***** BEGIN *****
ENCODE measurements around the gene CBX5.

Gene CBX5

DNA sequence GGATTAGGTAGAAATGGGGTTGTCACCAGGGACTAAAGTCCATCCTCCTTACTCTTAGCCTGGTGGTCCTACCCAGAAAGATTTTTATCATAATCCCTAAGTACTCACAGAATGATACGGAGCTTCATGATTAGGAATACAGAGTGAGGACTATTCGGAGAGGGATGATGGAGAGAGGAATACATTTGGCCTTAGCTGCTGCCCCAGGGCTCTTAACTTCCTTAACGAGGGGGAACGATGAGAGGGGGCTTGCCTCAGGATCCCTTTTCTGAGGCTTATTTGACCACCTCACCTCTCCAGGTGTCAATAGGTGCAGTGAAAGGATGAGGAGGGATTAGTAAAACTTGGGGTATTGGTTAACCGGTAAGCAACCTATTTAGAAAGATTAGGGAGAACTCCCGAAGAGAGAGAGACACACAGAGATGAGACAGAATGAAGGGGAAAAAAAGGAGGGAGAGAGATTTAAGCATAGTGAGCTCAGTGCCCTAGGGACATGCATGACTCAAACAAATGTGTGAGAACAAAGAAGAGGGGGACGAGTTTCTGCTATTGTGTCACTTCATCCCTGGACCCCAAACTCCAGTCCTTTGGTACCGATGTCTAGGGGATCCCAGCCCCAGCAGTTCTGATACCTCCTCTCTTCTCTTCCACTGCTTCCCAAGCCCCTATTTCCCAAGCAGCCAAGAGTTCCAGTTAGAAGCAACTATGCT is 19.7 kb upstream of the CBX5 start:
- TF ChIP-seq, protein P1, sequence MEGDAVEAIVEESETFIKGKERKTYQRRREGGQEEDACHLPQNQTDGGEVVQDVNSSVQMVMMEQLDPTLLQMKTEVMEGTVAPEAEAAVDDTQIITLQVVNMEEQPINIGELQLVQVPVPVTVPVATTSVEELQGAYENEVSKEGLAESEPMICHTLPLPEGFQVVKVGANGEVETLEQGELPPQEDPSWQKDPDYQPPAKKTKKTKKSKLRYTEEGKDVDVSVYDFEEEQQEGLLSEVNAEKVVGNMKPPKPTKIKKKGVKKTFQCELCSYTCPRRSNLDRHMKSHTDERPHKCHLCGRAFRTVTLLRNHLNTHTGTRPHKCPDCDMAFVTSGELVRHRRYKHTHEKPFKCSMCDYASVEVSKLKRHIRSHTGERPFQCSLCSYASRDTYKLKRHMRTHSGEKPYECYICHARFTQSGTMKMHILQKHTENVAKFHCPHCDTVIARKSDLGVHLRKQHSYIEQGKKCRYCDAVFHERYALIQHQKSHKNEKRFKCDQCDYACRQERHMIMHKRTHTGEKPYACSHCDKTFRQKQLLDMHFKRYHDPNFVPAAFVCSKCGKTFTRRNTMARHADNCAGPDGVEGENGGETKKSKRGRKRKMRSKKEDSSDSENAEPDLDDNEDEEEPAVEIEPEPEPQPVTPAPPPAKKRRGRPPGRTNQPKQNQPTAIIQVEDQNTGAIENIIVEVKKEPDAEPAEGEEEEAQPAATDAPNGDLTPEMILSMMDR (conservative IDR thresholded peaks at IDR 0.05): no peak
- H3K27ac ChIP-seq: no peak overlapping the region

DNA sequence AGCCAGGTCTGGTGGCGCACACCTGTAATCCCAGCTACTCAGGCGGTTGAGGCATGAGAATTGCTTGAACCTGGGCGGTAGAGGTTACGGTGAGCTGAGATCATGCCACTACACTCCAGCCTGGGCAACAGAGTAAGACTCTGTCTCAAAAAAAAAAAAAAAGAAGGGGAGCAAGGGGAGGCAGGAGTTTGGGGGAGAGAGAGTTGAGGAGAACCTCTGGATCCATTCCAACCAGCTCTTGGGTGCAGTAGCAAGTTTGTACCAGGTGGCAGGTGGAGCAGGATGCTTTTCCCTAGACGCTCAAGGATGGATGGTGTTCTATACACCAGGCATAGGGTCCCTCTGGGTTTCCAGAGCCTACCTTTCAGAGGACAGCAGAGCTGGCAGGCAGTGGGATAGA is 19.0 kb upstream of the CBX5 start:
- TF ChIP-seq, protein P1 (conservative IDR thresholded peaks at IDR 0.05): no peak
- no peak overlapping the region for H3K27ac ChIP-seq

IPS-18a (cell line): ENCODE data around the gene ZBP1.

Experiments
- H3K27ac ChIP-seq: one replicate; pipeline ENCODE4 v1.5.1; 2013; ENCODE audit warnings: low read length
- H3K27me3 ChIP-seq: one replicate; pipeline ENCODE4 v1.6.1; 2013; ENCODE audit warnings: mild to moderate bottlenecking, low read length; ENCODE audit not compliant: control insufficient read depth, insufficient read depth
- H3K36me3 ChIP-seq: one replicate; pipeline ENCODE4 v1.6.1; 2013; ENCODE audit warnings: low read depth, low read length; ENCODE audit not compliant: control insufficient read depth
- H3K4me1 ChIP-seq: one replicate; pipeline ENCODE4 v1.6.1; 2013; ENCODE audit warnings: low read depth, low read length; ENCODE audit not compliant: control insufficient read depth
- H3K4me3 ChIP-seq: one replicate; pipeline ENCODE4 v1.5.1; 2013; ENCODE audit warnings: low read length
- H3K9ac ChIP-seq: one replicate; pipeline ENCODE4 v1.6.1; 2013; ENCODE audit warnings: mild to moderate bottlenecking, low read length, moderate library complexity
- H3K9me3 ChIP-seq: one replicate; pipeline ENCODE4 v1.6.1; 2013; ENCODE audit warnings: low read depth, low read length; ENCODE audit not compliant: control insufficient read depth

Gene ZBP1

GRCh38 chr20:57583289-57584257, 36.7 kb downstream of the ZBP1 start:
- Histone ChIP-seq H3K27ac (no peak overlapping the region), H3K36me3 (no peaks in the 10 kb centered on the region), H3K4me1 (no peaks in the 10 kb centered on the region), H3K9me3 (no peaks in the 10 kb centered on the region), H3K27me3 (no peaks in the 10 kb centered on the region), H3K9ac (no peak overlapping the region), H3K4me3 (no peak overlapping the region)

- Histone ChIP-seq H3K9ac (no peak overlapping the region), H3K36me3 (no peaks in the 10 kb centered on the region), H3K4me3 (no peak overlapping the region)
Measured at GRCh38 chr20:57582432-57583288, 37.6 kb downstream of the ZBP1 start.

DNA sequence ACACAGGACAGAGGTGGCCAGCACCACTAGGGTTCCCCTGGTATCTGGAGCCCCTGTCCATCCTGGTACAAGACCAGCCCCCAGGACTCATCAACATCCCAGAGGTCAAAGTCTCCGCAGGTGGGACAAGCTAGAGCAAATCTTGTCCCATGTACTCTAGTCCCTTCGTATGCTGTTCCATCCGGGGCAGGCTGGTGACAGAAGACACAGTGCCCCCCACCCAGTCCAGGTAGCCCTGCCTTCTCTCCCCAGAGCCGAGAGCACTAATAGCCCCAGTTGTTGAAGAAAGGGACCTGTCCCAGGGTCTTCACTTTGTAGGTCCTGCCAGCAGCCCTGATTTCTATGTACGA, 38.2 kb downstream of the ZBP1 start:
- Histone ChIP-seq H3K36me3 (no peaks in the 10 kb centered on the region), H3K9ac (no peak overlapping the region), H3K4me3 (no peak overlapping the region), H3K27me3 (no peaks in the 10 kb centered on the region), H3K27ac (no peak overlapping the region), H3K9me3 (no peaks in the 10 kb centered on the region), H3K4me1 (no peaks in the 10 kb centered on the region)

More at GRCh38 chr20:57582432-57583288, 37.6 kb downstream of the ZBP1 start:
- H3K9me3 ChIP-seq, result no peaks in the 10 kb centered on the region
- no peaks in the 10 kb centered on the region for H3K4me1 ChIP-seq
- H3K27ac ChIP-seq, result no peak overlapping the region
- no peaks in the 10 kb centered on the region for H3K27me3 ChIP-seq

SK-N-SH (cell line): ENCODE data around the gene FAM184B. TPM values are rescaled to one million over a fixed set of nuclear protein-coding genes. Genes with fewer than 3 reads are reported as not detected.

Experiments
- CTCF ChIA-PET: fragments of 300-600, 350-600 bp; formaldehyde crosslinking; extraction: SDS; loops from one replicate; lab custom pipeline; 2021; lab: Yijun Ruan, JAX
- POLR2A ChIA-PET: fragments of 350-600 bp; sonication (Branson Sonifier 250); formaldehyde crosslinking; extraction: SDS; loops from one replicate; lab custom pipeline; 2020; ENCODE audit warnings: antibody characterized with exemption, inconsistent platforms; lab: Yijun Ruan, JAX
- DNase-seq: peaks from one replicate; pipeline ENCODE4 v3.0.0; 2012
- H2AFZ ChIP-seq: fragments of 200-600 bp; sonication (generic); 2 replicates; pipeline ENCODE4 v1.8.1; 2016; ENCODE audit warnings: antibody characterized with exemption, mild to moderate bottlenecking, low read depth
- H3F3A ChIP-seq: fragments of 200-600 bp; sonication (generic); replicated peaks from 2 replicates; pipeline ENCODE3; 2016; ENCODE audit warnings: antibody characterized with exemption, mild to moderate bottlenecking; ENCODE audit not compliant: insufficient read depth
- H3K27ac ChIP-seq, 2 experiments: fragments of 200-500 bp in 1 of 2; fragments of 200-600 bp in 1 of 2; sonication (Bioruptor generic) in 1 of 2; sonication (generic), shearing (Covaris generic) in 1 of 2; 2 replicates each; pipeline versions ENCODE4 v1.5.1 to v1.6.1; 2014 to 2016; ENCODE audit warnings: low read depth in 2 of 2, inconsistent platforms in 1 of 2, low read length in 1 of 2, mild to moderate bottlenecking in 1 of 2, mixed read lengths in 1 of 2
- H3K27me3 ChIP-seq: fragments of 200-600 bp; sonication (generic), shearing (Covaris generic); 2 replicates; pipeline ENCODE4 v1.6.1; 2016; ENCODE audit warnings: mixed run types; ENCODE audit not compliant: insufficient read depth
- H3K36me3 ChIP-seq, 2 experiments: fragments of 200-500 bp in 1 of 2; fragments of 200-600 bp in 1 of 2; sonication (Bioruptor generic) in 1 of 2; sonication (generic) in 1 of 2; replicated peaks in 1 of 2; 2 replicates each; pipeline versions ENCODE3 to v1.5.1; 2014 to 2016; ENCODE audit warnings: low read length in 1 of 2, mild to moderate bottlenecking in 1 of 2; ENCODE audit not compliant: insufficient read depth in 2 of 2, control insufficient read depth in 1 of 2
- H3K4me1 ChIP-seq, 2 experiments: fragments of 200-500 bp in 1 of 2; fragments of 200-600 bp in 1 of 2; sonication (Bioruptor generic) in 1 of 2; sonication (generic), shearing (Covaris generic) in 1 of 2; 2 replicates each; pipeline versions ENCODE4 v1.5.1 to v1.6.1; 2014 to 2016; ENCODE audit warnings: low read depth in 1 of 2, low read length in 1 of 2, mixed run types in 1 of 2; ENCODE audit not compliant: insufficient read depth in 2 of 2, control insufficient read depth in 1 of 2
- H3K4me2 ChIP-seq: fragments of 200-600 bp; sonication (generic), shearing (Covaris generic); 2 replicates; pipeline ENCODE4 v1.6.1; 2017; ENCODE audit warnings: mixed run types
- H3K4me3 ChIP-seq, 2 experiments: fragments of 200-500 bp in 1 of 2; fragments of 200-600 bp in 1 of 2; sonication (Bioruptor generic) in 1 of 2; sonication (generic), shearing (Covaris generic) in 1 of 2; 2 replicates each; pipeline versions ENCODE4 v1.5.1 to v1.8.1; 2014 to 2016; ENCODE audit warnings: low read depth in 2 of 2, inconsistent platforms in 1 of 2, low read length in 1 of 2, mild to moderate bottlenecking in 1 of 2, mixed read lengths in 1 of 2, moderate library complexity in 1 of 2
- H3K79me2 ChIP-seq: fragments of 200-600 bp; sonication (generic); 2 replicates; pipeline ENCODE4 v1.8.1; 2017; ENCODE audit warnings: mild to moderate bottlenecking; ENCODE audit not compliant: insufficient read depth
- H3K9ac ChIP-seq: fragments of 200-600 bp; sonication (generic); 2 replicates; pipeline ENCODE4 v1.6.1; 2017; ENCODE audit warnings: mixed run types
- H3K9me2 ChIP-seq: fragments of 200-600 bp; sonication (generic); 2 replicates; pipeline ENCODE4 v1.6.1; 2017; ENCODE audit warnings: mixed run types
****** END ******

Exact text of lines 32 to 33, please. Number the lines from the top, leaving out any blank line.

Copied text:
- CTCF ChIA-PET: fragments of 300-600, 350-600 bp; formaldehyde crosslinking; extraction: SDS; loops from one replicate; lab custom pipeline; 2021; lab: Yijun Ruan, JAX
- POLR2A ChIA-PET: fragments of 350-600 bp; sonication (Branson Sonifier 250); formaldehyde crosslinking; extraction: SDS; loops from one replicate; lab custom pipeline; 2020; ENCODE audit warnings: antibody characterized with exemption, inconsistent platforms; lab: Yijun Ruan, JAX